One type of prior art cleaning method includes dipping the memory disc in a series of tanks filled with a solvent. This method is quite unsatisfactory in that it is slow, the cleaning of the disc is not as uniform and complete as is desired, and additional handling of the disc is required, thereby increasing the possibility of damaging the oxide coating and of contaminating the recording faces.

Another type of prior art cleaner holds the annular memory disc generally horizontally with a series of clamps which engage the faces of the disc along the inner periphery thereof. This cleaner utilizes a solvent for cleaning the disc, and after the disc has been a throughly cleaned as is possible with this machine, the disc is spun to evaporate the solvent. With this device the faces of the disc are cleaned sequetnially.

This type of cleaning device is rather slow in that only one face of the disc is cleaned at one time and the solvent is dried relatively slowly by spinning of the disc. This type of cleaning device is also unsatisfactory because it does not thoroughly and uniformly clean the disc. In addition, the portions of the disc which are covered by the clamps are not subjected to the cleaning action and therefore are not cleaned or are not thoroughly cleaned.

With the present invention, memory discs can be cleaned faster than has been possible heretofore in that both faces of the disc are simultaneously cleaned, excess handling of the discs is eliminated, operation of the cleaning device is completely automatic, and a drying fluid is supplied to the disc to speed up the drying portion of the 3,479,222 Patented Nov. 18, 1969 cycle. As excess handling of the disc is eliminated, there is a correspondingly lesser possibility of damaging or contaminating the disc during the handling thereof. Furthermore, with the present invention the memory discs are cleaned more completely and more uniformly. This is made possible in part by the elimination of the clamps which have been necessary heretofore to mount the disc for cleaning. With the present invention the entire faces of the discs are exposed to the cleaning action and a very effective arrangement and movement of a cleaning mechanism is employed to thoroughly clean the disc. The recording faces of the memory disc are uncontacted by clamps or any other mounting members and therefore cannot be scratched or otherwise damaged by the mounting means.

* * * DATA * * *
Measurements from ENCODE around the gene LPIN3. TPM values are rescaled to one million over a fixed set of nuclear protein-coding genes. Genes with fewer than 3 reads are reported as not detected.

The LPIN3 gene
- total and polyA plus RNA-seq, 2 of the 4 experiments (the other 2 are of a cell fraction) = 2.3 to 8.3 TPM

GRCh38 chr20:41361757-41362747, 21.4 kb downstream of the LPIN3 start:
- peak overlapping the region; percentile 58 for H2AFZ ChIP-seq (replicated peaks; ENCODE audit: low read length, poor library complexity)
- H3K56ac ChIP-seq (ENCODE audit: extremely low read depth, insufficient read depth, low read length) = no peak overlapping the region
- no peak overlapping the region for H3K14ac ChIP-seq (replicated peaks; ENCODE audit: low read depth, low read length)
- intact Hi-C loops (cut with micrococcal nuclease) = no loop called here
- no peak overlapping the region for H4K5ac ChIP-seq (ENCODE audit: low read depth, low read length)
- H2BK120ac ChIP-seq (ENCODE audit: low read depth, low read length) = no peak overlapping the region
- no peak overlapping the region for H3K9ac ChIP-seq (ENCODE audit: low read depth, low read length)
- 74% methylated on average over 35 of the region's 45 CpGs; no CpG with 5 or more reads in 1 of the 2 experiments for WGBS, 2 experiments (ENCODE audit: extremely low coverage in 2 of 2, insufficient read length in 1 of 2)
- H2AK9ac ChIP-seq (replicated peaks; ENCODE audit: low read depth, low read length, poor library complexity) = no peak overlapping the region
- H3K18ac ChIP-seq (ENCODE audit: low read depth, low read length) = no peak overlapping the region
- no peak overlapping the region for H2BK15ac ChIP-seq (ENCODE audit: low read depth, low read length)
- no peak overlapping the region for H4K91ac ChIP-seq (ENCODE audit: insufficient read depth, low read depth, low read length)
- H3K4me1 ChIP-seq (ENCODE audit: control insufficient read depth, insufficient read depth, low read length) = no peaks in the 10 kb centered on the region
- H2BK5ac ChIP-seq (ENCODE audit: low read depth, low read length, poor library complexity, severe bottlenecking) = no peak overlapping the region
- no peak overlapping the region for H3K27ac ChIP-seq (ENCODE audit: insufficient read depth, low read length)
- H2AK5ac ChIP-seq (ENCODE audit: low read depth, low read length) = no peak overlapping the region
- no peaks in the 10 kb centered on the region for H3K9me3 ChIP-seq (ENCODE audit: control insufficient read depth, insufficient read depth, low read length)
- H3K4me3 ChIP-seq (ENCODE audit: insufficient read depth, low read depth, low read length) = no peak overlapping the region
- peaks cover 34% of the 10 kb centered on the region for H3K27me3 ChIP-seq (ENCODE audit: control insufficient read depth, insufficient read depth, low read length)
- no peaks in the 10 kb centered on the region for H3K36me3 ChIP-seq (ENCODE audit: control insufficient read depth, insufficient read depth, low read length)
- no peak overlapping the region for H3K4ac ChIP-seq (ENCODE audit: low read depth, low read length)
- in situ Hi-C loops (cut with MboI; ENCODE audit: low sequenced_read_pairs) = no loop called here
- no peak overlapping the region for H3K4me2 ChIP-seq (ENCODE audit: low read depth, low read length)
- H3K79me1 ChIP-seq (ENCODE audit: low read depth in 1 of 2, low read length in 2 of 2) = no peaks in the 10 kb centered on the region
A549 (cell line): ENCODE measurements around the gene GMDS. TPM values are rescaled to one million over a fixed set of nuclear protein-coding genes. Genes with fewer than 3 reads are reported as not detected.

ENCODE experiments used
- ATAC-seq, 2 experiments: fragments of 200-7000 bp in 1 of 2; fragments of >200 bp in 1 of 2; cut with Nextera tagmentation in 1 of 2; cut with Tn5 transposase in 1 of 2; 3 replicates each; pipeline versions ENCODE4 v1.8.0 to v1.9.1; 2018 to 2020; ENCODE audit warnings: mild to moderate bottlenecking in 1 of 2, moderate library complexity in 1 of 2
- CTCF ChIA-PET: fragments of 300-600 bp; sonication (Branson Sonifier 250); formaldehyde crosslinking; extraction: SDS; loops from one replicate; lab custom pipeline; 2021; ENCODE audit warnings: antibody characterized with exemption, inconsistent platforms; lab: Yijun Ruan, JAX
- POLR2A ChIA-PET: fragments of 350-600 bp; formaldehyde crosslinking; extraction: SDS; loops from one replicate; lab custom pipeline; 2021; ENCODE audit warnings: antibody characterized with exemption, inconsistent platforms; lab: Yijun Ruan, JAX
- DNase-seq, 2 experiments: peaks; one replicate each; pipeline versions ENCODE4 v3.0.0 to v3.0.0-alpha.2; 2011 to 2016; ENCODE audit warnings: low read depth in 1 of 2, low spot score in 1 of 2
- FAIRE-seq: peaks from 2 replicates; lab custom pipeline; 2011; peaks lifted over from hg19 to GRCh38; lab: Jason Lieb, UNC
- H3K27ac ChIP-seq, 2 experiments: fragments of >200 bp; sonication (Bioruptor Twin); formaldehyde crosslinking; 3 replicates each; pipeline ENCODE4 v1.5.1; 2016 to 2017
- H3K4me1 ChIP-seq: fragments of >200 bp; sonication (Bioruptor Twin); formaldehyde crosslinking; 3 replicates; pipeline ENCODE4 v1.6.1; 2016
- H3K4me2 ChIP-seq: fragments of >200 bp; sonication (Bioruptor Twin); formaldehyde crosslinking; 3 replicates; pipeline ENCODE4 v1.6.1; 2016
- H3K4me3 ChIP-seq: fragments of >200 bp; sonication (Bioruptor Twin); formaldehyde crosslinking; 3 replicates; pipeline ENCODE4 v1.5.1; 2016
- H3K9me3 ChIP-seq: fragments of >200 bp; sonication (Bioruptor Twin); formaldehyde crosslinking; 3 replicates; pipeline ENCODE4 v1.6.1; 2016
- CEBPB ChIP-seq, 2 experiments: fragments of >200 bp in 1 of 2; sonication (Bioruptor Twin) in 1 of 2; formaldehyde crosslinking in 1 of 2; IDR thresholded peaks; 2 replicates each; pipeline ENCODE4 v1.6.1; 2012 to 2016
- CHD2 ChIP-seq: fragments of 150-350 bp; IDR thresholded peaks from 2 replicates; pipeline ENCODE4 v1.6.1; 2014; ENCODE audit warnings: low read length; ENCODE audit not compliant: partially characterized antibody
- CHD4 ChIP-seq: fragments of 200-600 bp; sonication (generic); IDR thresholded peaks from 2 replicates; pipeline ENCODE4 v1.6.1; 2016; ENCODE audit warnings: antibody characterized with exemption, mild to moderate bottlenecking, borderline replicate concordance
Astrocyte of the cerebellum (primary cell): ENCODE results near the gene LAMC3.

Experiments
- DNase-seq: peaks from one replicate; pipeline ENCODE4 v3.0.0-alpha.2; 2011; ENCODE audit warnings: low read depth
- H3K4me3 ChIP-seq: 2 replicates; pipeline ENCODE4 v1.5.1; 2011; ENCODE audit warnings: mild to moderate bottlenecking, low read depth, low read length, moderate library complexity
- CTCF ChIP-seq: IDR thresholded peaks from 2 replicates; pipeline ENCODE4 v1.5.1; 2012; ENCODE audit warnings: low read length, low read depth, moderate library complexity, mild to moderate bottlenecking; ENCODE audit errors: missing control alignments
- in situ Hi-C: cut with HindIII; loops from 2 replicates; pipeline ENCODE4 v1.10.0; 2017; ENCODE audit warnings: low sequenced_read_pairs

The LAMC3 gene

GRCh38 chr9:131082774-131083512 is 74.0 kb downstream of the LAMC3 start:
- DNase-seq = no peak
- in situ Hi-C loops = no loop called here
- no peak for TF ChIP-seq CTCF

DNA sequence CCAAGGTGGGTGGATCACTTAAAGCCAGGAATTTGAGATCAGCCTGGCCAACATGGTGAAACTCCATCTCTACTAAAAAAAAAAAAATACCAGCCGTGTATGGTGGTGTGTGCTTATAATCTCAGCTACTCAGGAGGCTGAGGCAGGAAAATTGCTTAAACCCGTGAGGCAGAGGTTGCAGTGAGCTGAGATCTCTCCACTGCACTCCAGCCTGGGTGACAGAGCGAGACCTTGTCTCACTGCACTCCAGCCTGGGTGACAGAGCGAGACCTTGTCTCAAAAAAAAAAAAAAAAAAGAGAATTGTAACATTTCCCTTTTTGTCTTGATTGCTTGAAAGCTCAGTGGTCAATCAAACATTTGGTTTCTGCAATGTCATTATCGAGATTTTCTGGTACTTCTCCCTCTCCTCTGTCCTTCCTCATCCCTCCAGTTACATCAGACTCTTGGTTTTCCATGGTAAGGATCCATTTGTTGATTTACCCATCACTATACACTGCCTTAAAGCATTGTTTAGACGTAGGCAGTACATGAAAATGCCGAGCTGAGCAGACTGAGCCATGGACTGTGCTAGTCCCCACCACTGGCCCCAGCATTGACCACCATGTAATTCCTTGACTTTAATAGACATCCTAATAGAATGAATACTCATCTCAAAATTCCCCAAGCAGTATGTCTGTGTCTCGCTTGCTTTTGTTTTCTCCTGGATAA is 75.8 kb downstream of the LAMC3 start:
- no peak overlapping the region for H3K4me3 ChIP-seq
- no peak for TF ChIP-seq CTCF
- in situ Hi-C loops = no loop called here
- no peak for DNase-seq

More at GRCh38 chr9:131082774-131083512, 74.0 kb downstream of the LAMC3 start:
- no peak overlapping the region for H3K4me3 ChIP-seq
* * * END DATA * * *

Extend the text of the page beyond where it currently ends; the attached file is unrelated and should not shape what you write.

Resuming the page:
The method of this invention includes supporting a memory disc, directing, as by spraying, a solvent such as alcohol against the memory disc so that the solvent contacts the faces thereof, and simultaneously scouring both of the faces of the memory disc. As the faces of the disc are scoured simultaneously, the disc is very rapidly cleaned. When the disc is cleaned, a stream of drying fluid, such as air, is directed against the disc to rapidly remove the solvent therefrom. The drying fluid blows some of the solvent from the disc and also increases the rate of evaporation thereof. To further increase the speed with which the disc is cleaned, all of the cleaning and drying steps are performed in response to the actuation of a single switch on a control panel.